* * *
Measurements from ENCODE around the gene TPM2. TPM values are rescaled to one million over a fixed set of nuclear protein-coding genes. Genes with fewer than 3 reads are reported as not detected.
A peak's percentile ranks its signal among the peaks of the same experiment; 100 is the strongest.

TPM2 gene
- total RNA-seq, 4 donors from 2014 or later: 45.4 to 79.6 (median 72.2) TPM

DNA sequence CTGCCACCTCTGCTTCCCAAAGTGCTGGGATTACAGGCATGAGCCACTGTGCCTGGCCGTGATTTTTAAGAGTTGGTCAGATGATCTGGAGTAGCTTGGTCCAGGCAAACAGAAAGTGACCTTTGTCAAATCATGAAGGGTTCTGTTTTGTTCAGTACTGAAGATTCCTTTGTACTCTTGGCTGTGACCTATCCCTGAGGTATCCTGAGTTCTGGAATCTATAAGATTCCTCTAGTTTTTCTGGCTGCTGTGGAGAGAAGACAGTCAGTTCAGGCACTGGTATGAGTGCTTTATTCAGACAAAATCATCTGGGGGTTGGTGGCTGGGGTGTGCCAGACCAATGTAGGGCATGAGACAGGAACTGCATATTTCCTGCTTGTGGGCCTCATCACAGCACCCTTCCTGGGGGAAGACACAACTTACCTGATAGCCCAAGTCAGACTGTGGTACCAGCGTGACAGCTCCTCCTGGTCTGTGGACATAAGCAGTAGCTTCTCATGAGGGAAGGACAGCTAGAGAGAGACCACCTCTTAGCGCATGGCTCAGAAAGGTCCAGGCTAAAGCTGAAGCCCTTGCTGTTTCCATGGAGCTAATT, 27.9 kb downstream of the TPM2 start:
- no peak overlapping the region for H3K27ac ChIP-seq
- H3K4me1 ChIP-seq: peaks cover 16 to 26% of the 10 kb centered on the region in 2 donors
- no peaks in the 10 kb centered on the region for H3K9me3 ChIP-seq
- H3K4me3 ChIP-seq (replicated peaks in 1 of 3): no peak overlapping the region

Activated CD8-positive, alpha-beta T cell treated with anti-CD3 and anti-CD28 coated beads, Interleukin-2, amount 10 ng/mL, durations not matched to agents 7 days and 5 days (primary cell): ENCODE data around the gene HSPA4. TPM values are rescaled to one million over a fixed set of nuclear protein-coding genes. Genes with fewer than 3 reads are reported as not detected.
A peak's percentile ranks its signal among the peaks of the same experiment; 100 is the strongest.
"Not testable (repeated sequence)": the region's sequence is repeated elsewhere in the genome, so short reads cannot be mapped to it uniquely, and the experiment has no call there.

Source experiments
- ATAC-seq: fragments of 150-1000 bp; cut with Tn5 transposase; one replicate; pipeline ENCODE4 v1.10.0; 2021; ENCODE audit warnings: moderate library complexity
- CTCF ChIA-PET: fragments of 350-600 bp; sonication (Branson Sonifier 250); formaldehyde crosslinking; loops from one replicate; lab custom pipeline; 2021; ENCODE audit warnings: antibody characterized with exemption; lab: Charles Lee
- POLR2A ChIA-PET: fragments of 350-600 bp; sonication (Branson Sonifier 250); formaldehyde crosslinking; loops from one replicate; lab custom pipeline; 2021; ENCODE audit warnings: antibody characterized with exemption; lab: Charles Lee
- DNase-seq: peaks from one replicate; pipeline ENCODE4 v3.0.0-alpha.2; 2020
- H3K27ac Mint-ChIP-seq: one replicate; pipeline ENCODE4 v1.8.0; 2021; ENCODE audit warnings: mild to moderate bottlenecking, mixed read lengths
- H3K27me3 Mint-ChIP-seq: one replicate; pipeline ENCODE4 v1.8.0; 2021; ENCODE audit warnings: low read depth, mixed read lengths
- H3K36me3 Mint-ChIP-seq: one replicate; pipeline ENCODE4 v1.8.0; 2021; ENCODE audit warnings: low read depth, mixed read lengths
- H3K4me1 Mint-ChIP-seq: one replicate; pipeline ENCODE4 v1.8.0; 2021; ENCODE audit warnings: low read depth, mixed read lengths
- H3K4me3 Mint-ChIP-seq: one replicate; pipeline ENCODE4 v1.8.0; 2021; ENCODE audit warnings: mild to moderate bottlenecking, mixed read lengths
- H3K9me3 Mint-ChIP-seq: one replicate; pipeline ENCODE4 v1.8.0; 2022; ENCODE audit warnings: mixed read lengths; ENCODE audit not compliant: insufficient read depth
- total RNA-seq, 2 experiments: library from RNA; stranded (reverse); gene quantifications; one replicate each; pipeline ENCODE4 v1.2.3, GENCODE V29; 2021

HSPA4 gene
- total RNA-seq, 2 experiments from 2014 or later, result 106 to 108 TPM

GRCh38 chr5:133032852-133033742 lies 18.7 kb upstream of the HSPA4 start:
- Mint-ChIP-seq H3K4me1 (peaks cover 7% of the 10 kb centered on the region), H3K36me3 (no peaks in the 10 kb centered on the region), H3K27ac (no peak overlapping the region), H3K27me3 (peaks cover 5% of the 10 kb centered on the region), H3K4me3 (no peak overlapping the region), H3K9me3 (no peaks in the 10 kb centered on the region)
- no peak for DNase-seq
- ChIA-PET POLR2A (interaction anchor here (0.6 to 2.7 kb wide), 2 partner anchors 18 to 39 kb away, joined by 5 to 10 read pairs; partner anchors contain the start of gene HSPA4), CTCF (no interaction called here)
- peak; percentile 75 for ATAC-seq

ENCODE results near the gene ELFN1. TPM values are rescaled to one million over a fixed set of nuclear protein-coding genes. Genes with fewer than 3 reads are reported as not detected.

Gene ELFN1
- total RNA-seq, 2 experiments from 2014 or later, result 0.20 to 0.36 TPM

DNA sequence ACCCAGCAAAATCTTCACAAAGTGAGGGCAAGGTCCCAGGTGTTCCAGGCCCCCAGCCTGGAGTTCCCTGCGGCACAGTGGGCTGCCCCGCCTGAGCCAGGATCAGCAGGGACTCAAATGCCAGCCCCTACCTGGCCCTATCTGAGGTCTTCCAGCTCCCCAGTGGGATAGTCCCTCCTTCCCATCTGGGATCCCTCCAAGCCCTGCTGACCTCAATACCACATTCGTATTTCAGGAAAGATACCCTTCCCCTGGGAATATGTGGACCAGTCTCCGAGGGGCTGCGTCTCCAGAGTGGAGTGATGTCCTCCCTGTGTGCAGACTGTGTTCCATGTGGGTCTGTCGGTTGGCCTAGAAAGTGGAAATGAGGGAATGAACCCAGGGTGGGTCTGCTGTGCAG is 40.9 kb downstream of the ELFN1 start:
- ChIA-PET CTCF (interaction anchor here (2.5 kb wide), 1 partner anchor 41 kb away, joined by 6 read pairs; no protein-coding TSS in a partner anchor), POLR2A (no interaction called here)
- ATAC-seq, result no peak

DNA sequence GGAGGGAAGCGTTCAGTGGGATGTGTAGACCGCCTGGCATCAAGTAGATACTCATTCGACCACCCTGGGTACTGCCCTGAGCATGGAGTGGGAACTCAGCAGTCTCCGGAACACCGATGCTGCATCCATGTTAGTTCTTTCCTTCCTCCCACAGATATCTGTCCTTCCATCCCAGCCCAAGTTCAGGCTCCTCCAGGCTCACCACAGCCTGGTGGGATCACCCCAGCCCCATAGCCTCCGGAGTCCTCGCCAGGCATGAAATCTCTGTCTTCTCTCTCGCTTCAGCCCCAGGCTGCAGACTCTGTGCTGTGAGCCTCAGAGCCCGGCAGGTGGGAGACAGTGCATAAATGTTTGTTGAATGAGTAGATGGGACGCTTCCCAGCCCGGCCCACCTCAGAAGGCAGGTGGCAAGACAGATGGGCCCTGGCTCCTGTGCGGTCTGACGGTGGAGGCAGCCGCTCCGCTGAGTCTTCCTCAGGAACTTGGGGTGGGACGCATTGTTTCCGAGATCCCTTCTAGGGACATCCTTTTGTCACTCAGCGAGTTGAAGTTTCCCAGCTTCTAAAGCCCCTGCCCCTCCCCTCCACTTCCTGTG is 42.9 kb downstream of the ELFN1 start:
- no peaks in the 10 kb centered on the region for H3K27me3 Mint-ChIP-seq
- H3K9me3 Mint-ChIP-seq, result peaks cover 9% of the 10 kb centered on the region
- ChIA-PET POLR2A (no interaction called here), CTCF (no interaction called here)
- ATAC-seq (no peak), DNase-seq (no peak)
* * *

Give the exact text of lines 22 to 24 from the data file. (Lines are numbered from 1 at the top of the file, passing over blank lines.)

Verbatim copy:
- H3K4me3 Mint-ChIP-seq: one replicate; pipeline ENCODE4 v1.8.0; 2021; ENCODE audit warnings: mild to moderate bottlenecking, mixed read lengths
- H3K9me3 Mint-ChIP-seq: one replicate; pipeline ENCODE4 v1.8.0; 2022; ENCODE audit warnings: mixed read lengths; ENCODE audit not compliant: insufficient read depth
- total RNA-seq, 2 experiments: library from RNA; stranded (reverse); gene quantifications; one replicate each; pipeline ENCODE4 v1.2.3, GENCODE V29; 2021